I was somewhat surprised to find that the remotest spot in England is in the Dales. I had assumed it was further north, maybe in the Pennines of Cumbria or Northumberland. It is not.
I recently read an article saying that Riggs Moor was the most remote spot (based I believe on distance from an access point), on the border of the Yorkshire Dales National Park and Nidderdale. I was intrigued, therefore setting out from Conistone in Wharfedale for a walk of exploration. The access to Mossdale is on excellent tracks, remote walking with birds and other wildlife the main company. From the shooting house at Mossdale a bridlepath (follow the blue posts) leads to Sandy Gate (not a gate but a stile). The fence that marks the border of the National Park continues north towards Great Whernside.
Following the fence for a few hundred metres leads to a boundary stone and a few metres further a small pile of stones. I reckon this is the remotest spot in England but I walked a little further just in case. It feels remote with the bulk of Great Whernside sweeping away to the north and west, Nidderdale to the east and Grassington a long way to the south. It reminded me of Scotland and the Munros to the east. Meugher is the nearby conical shaped hill, probably the least inviting climb in England.
The initial part of the walk can be enlivened by a scramble up Conistone Dib, a superb dry valley providing a contrast to the remainder of the walk.
As a rule I prefer circular routes rather than a there and back walk. However I only made a small detour on this walk, heading east from Mossdale and meeting the fence further south. I returned via the bridlepath.
However those feeling brave could carry on north, returning via Great Whernside but beware the underfoot terrain is poor. Alternatively leave the return to Conistone just after the caves at Mossdale Scar and add a loop to the walk by heading towards Yarnbury. Return along the Dales Way.
Both are marked on the map.
From Mossdale look for a large signpost to the north pointing up the hillside. The bridlepath is intermittent on the ground but tall blue posts help. On arrival at the fence, turn left and follow it uphill, past a boundary stone to a small cairn.
The remotest spot is at SE 030717. I am still not 100% convinced and differing criteria may bring somewhere else in to play but this is certainly very remote and makes for an excellent walk.
My wife and I walked from Conistone to Sandy Gate and back in glorious weather on 4/9/23. From the signpost beyond the shooting lodge in Mossdale, the thin path up the hillside is generally well-graded and distinct underfoot to Sandy Gate with the added reassurance of occasional blue-topped posts. About half way up it passes next to a large cairn / shelter and through a line of grouse butts. On reaching the stile over the boundary fence, there is little to be seen except dreary moorland and Meugher in the distance. However, the satisfaction comes from making the climb and knowing that you have been there. I would not recommend doing this in mist, and it appears that continuing into Nidderdale would be much more difficult.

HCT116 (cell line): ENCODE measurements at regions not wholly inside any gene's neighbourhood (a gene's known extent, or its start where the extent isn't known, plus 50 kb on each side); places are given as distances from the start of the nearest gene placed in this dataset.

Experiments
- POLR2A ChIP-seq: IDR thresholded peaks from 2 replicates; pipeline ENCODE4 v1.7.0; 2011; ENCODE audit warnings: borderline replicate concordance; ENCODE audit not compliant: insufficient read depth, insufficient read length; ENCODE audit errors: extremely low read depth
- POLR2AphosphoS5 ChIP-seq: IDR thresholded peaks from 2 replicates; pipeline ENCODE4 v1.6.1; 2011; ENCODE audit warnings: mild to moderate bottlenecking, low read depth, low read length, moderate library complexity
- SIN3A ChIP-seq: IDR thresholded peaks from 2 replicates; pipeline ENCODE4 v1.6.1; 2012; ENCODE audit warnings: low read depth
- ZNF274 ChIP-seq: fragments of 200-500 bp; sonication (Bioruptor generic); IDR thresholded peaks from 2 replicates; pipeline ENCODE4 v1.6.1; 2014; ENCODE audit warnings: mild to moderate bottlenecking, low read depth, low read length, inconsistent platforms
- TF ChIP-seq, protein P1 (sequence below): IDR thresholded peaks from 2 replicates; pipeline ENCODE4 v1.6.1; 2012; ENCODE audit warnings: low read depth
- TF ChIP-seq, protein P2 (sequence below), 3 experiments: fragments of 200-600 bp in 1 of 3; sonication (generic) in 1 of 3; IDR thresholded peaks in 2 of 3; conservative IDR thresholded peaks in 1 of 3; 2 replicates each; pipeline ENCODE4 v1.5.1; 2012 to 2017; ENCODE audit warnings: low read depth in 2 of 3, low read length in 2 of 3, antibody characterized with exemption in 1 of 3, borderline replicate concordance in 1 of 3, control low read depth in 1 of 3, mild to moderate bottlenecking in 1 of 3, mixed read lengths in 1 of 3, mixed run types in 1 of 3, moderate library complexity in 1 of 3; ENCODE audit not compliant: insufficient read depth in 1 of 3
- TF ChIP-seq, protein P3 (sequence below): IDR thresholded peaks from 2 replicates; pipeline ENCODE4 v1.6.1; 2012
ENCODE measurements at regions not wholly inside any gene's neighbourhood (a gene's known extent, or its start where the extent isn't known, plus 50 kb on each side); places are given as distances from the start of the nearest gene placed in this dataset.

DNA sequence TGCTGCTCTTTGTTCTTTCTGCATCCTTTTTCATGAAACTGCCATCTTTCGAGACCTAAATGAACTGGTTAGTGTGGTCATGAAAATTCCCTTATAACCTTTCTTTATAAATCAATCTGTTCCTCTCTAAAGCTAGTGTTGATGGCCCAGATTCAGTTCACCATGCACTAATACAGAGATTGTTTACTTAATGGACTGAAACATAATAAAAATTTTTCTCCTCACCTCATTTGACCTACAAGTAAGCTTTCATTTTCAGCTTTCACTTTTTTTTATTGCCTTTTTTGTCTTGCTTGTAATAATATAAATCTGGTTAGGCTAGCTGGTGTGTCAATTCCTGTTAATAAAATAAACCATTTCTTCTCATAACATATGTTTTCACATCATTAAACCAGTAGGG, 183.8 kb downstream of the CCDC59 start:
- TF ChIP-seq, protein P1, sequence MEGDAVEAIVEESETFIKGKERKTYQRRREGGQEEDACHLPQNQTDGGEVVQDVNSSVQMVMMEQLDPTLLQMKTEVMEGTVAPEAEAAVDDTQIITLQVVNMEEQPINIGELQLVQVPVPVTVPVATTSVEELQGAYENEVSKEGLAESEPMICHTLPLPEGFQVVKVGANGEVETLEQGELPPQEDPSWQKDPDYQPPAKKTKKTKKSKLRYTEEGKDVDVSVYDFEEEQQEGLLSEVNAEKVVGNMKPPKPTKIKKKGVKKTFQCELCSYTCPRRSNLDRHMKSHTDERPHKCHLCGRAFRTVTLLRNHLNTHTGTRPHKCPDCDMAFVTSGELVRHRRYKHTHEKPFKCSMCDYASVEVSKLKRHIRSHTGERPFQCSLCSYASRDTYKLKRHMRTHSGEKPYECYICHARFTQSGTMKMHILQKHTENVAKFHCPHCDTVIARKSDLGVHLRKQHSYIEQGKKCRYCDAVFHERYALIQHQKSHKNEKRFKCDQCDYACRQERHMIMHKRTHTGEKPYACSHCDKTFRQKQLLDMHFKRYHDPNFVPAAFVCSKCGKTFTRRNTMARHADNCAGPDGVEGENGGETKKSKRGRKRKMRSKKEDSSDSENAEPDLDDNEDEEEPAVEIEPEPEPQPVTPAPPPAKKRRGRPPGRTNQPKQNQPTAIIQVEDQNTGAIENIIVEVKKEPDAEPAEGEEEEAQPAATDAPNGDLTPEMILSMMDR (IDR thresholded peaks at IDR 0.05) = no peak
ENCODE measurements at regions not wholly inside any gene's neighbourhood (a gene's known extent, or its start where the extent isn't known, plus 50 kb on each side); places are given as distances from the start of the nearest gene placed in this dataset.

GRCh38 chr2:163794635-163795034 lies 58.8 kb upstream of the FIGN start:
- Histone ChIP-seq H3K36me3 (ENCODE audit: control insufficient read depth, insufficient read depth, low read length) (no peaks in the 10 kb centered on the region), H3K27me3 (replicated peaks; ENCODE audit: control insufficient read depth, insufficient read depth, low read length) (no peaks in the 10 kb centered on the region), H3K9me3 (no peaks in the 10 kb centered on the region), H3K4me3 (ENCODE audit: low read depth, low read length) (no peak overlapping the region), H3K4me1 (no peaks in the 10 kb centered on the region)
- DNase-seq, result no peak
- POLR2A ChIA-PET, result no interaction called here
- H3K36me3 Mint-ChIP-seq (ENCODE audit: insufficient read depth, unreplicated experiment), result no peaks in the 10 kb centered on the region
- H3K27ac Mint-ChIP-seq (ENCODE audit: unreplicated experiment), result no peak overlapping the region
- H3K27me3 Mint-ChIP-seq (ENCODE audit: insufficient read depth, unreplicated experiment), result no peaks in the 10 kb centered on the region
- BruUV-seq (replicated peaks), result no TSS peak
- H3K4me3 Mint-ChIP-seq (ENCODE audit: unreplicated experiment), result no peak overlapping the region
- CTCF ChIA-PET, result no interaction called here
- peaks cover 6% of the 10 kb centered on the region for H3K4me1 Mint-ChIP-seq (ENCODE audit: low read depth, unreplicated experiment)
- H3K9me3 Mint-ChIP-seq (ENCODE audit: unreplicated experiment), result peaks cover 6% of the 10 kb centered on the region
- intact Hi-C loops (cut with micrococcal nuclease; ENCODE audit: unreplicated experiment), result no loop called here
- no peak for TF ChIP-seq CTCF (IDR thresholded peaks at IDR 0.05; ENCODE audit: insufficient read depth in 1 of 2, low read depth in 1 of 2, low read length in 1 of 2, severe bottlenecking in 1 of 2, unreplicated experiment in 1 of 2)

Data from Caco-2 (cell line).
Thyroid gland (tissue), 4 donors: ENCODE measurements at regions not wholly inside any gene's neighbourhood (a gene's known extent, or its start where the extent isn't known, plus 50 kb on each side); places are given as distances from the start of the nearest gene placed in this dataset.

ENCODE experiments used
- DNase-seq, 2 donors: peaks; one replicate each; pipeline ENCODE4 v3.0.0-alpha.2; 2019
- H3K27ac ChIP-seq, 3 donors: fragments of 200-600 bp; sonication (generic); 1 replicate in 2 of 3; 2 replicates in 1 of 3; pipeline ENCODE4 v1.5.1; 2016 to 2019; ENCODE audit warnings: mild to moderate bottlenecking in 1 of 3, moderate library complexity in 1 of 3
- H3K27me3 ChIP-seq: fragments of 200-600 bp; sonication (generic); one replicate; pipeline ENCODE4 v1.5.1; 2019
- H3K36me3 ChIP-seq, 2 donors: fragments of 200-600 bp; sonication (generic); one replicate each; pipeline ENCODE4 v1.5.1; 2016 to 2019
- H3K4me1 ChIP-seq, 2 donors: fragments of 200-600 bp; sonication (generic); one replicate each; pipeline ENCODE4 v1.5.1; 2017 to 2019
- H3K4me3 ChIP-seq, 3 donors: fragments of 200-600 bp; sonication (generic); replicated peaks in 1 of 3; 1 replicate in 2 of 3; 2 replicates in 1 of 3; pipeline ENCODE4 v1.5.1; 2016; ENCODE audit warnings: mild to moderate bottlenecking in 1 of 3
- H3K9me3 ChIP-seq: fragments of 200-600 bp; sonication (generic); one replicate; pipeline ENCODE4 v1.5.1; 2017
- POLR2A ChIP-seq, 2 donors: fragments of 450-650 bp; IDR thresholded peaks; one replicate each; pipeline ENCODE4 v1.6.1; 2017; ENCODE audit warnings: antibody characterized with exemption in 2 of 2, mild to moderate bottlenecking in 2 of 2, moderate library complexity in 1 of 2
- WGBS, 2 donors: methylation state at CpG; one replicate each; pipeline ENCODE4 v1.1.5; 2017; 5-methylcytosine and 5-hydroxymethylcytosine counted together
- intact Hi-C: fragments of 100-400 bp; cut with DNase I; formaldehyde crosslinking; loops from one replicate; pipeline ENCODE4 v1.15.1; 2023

Loved your comment “Meugher is…. probably the least inviting climb in England” – having ticked it off, I never feel the need to go back 🙂
Riggs Moor is certainly further from any public access road than Sighty Crag, but the ‘problem’ is that it’s a lot easier to reach Riggs Moor on foot, especially if you take the easier (not a criticism) route up from Conistone. In contrast, the longer route from Stean is across much more difficult terrain and will deter any but the most ardent seekers of solitude.
The OS definition of straight line distance from a road is maybe not a true reflection of how remote somewhere is and the difficulty of getting there (and therefore the number of people who can access it) should be considered.
I would like to try this having learnt orienteering at the age of 5. Now being 45. I believe it would be worth it.
There will always be arguments about where exactly is the remotest location, but regardless this is a beautiful remote Dales moorland with fine views towards the vale of York and the Lancashire coast. You can walk the area often without seeing another person for hours and the wildlife – particularly the birdsong – is wonderful in summer.
I did the same walk in appalling conditions 29/8/20
Having been to Sighty Crag I am not convinced either.
Fine and lonely spot though
I have been led to believe the most remote was Sighty Crag in Cumbria.
Having been it is very remote and hard to get to.
I was wondering when to get back to the Dales , this may be it.
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